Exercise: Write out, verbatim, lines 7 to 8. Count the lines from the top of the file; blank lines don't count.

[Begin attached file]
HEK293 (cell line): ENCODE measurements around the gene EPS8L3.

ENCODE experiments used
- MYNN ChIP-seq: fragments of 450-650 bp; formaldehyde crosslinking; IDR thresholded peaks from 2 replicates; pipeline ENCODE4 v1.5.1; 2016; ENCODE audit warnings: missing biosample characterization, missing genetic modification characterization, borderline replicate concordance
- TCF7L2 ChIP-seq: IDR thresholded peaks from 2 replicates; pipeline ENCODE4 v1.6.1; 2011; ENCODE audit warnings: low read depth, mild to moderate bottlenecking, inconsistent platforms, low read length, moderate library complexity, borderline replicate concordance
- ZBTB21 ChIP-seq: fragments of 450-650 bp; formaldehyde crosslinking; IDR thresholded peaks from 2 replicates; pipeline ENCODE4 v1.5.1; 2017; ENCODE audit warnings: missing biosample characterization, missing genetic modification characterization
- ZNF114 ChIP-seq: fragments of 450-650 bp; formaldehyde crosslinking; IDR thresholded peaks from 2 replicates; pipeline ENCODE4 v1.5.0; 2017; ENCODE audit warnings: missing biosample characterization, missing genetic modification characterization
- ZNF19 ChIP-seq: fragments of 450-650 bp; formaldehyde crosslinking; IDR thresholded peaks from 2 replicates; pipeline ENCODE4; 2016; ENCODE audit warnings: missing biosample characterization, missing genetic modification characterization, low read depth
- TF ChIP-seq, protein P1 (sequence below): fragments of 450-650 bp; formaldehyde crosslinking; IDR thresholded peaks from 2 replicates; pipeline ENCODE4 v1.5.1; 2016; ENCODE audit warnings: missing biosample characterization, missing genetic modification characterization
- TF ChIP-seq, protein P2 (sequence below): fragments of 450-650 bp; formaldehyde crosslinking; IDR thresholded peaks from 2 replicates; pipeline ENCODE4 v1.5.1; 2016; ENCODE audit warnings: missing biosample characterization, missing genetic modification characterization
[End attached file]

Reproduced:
- ZNF19 ChIP-seq: fragments of 450-650 bp; formaldehyde crosslinking; IDR thresholded peaks from 2 replicates; pipeline ENCODE4; 2016; ENCODE audit warnings: missing biosample characterization, missing genetic modification characterization, low read depth
- TF ChIP-seq, protein P1 (sequence below): fragments of 450-650 bp; formaldehyde crosslinking; IDR thresholded peaks from 2 replicates; pipeline ENCODE4 v1.5.1; 2016; ENCODE audit warnings: missing biosample characterization, missing genetic modification characterization